Designing social media and other information-rich tools for transactional memory
I have written repeatedly in this blog about social media and our increasingly ubiquitous capabilities for connecting and communicating. I have been writing of our rapidly increasing capabilities for co-creating and sharing information as a key aspect of that. You can find discussions of this in directories such as my Ubiquitous Computing and Communications – everywhere all the time and Social Networking and Business, and I add that analysis and discussion of this rapidly developing series of interconnected trends imbues this entire blog as a whole. I have also at least touched on how this change in our technological context is changing us too, and that is the general topic area that this posting falls into.
The term that I would start this posting with is transactional memory and I begin by noting that it had its origins in parallel computing whereby a group or ensemble of processors can load to and share from a single pool of instructions and/or data. I use this term here in a strictly human community context, with the notion that we can in effect store our knowledge and the raw data that would support it, outside of ourselves – with others and increasingly in the cloud.
If online social networking and our increasingly ubiquitous capacity to connect and communicate is changing how we socially network and who we can network with – the boundaries of community, it is also coming to challenge the basic limitations as to how many others we can meaningfully network with (see Robin Dunbar and the Limits to Social Networking – a fundamental question of purpose and definition.) Neither social networking or related technology-supported practices, nor the technology infrastructures that support them are in a position to fundamentally change our innate neural capacity for either social networking reach, or for any other sorts of information. But our external and community-based information infrastructures are changing what we need to know and actively remember if we can successfully tap into the transactional memory capabilities and resources that are developing around us.
They, to cite an example I have already touched upon, can significantly aid us in increasing the reach within which we can actively socially network. And in that context I would propose a Turing test analog for social networking reach. If networking technology augmentation can help someone to connect and network with another so smoothly and seamlessly that they seem to have had all of the details of that person in their active memory – in their head and that contact cannot tell that they were accessing it from outside data storage, then this first person can legitimately claim that their “artificial” networking connection to the second is genuine, and according to the same depth and completeness criteria that Dunbar would require in his social networking analyses.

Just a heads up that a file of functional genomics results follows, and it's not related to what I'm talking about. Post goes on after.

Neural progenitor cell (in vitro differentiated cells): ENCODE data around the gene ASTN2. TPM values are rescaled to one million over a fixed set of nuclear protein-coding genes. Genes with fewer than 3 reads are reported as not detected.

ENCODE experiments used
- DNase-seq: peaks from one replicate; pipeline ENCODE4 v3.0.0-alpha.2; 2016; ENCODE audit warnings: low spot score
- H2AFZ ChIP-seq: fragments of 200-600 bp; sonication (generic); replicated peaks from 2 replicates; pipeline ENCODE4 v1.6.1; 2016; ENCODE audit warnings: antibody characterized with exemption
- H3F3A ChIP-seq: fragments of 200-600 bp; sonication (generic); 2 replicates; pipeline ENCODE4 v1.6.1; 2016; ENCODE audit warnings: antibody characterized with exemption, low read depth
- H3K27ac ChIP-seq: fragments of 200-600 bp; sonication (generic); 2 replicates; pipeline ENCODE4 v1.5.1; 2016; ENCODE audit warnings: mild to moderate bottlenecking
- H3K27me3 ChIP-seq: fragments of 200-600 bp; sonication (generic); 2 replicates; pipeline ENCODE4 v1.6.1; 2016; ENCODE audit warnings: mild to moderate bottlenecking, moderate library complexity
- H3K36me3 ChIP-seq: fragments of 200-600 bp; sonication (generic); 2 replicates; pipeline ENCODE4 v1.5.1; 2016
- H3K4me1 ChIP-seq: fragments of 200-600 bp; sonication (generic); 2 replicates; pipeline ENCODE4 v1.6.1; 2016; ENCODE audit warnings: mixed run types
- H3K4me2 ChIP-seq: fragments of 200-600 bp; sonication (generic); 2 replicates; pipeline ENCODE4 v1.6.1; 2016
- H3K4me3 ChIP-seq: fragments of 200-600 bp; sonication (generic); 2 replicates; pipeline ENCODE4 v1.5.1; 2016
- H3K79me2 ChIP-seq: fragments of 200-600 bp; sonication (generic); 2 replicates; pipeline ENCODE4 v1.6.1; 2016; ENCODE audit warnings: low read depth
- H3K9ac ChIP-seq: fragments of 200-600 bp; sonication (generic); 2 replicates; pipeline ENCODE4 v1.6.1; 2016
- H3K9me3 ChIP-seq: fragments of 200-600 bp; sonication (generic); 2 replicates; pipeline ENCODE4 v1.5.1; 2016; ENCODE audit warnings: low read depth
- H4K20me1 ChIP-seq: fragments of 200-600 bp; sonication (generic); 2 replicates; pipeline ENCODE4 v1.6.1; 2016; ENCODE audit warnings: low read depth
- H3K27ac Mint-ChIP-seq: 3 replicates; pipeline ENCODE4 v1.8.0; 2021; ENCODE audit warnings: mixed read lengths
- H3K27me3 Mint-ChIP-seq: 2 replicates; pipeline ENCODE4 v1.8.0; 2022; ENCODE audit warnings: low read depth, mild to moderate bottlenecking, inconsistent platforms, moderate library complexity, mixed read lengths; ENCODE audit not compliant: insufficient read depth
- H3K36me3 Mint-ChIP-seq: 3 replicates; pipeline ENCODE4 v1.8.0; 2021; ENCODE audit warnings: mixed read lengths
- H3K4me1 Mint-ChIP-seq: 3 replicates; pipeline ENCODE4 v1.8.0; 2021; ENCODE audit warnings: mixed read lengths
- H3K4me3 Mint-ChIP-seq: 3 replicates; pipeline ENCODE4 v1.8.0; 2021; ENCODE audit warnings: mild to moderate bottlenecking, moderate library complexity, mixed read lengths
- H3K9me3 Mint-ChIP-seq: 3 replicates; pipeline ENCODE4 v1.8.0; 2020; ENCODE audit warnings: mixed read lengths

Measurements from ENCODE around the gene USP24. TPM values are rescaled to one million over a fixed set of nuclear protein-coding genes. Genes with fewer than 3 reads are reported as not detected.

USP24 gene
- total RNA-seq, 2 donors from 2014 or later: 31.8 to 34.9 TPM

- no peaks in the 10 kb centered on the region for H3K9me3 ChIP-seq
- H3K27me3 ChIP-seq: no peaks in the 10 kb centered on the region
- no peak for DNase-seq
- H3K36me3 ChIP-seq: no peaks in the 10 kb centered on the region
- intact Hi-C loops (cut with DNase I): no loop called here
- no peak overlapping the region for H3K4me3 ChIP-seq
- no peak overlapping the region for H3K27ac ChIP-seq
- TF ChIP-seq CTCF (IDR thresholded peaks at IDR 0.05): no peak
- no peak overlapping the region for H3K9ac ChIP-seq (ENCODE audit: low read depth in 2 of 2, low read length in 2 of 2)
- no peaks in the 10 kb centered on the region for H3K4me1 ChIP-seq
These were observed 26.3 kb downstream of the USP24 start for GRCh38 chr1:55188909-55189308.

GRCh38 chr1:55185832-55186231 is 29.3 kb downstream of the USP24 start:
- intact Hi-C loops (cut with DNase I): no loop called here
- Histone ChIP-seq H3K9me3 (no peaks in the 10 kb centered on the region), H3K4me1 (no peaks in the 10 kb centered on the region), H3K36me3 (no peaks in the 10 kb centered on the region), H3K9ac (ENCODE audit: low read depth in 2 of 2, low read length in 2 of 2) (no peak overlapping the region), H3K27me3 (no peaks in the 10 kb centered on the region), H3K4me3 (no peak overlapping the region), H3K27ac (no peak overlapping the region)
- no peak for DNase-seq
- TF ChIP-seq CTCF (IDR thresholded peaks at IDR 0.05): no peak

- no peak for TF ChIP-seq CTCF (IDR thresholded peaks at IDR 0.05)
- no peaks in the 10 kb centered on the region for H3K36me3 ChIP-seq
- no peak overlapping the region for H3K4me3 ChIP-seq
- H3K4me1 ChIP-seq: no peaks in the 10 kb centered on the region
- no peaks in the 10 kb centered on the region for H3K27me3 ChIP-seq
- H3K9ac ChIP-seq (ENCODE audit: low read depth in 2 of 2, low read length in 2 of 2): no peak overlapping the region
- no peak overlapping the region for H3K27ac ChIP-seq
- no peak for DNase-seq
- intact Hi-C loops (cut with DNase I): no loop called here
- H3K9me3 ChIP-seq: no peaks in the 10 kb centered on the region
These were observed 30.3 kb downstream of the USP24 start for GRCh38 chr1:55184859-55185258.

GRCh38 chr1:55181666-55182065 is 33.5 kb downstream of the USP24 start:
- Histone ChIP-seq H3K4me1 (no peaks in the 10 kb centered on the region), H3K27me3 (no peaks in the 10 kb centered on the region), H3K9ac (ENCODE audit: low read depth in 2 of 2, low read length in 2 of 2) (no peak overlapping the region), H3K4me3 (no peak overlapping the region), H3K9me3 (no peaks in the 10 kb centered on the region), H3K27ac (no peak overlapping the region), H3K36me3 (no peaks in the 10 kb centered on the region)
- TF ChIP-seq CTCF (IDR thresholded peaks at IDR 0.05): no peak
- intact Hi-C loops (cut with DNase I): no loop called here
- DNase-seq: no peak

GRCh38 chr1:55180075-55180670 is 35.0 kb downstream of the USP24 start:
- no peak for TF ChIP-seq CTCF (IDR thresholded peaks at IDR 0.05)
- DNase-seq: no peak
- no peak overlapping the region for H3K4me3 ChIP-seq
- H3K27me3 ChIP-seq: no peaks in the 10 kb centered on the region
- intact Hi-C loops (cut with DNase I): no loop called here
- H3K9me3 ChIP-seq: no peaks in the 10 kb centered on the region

But I am not simply writing here about extending active social networks well beyond the Dunbar limit of some 150 direct, close contacts through access of transactional memory resources. This same paradigm applies to extending our reach wherever we face information-intensive contexts or requirements.
• Ubiquitous computing and communications are changing us in a variety of ways and one if the most telling is in the way it is changing what we learn and remember, with a shift from learning end-point data and knowledge, to learning where we can find and access that data and knowledge when we need it – quickly and seamlessly in the context of what we are doing and why we need it.
• And as ubiquitous computing and communications increase the scope and range of what we can immediately and seamlessly access and use as information, a larger and larger percentage of what we know will in fact be indexing and access information needed for finding and connecting to these transactional memory resources.
This brings me to a fundamental question that cannot have a single, simple, clear cut answer.
• What should we be learning, and carrying around within our own heads and what can we safely and efficiently tap into in the cloud and other distributed information systems?
I will give at least a tentative framework of an answer by noting two points that I see as essential, as to what we need to internalize and learn for ourselves.
• We need to know a basic body of information that would be needed to accurately and effectively tap into and use outside information as we access it.
• And just as importantly, we need a basic grounding of internalized and within-the-head owned information that will help us to judge the accuracy, relevancy, impartiality or bias, and completeness/utility of the outside information that we find.
Together, this means we will still have to internalize and learn at least as much as we ever have, pre-computer age and pre-ubiquitous computing and communications age. It is just that the emphasis and focus of this knowledge and how we think about it is going to change.
You can find this and related postings in Social Networking and Business and in Ubiquitous Computing and Communications – everywhere all the time.